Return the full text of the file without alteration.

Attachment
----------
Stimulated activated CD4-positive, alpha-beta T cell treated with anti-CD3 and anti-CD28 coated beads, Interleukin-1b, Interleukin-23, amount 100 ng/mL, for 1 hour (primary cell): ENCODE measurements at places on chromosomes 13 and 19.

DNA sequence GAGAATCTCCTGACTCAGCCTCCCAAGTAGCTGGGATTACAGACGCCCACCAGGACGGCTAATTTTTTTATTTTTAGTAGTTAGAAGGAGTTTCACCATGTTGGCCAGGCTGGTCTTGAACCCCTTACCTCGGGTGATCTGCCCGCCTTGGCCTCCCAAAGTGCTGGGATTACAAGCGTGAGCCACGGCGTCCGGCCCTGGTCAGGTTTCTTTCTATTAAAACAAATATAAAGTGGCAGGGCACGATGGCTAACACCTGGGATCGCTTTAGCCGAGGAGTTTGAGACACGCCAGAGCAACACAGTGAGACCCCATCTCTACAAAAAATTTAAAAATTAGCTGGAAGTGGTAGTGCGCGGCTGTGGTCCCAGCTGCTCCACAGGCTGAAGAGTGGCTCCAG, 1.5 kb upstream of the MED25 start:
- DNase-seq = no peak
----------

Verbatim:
Stimulated activated CD4-positive, alpha-beta T cell treated with anti-CD3 and anti-CD28 coated beads, Interleukin-1b, Interleukin-23, amount 100 ng/mL, for 1 hour (primary cell): ENCODE measurements at places on chromosomes 13 and 19.

DNA sequence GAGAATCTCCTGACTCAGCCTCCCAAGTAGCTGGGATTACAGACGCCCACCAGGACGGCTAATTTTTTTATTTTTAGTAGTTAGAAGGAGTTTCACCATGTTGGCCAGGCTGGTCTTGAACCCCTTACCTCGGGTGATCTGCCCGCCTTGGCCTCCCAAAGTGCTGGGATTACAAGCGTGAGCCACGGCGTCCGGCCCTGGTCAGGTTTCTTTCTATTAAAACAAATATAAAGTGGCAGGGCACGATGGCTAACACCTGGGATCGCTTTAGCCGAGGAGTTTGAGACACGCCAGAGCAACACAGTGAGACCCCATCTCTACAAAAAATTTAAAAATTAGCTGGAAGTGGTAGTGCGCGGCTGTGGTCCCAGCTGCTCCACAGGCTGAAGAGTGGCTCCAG, 1.5 kb upstream of the MED25 start:
- DNase-seq = no peak